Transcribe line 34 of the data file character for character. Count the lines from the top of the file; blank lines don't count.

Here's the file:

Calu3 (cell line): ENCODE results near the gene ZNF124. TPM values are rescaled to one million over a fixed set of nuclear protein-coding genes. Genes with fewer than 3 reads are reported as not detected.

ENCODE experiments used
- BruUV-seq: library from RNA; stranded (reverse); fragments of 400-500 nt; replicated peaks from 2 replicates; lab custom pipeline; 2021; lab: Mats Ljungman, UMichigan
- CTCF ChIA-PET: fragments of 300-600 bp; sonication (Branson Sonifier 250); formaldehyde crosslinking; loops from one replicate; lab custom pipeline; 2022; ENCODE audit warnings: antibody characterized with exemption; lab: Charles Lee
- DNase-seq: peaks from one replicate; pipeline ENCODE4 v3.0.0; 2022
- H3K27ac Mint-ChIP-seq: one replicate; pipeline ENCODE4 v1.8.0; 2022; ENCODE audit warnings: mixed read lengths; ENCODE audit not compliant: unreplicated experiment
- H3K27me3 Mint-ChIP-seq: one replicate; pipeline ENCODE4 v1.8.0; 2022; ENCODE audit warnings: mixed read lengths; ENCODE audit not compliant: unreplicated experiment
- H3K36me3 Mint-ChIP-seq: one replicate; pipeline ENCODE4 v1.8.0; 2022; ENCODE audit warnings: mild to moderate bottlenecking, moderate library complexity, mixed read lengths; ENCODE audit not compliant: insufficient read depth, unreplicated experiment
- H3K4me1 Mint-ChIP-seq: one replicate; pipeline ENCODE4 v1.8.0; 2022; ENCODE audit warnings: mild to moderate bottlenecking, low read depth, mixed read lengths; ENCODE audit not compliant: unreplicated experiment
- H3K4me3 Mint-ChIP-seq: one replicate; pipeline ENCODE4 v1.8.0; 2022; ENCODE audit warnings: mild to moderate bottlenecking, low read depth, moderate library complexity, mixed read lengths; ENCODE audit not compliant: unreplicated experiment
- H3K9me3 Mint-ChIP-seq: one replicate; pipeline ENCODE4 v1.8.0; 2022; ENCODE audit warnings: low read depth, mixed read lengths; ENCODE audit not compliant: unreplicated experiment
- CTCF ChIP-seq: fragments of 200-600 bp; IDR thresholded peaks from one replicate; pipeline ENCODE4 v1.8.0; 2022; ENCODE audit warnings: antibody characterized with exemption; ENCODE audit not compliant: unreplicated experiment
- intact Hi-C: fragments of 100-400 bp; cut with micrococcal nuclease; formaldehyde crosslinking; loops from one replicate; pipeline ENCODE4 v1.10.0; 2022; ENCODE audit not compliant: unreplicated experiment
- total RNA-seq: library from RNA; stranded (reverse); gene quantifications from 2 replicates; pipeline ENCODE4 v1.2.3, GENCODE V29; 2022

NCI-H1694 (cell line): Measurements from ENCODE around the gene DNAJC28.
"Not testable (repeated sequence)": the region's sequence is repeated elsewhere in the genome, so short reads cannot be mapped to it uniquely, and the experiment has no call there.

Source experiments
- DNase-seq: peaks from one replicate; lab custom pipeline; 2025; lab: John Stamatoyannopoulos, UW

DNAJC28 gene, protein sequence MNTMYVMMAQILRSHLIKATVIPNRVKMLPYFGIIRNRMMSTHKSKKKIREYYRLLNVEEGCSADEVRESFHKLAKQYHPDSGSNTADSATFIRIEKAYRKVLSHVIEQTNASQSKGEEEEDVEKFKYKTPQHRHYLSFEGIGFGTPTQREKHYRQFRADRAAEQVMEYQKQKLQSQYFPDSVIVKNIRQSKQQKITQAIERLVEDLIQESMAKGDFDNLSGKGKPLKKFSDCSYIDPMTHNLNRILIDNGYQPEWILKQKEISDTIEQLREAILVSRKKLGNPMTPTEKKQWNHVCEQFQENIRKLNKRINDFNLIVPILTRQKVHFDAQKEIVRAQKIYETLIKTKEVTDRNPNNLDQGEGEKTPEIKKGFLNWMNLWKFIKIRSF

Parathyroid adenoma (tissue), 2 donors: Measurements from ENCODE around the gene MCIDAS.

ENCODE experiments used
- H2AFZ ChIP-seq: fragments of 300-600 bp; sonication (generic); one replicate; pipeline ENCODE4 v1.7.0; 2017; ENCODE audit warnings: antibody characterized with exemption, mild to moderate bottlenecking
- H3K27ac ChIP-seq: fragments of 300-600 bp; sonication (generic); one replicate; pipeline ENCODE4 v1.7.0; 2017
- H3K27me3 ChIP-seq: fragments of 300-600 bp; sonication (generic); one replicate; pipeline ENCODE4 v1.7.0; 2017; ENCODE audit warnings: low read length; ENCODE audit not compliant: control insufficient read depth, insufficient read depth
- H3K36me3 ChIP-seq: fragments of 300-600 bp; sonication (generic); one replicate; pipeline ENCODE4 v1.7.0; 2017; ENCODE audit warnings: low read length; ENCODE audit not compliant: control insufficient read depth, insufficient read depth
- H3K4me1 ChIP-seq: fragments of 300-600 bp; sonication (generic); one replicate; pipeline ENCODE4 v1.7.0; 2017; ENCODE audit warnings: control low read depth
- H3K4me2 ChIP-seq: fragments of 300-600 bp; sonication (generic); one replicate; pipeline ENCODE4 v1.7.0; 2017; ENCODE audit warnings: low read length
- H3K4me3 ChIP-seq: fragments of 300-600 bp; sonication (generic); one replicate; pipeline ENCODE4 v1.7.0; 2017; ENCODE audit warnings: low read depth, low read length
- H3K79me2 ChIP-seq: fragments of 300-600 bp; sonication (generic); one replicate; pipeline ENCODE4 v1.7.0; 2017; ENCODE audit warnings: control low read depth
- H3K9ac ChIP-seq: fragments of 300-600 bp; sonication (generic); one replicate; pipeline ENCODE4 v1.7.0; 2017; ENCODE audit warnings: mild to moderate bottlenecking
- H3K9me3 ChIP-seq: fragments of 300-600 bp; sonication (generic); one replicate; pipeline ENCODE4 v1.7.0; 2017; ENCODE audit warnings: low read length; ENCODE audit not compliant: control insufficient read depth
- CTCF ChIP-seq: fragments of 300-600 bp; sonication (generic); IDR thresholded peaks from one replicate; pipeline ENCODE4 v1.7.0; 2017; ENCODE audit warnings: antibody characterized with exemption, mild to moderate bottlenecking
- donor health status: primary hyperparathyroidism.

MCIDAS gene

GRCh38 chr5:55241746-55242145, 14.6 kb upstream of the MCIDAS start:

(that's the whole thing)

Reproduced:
MCIDAS gene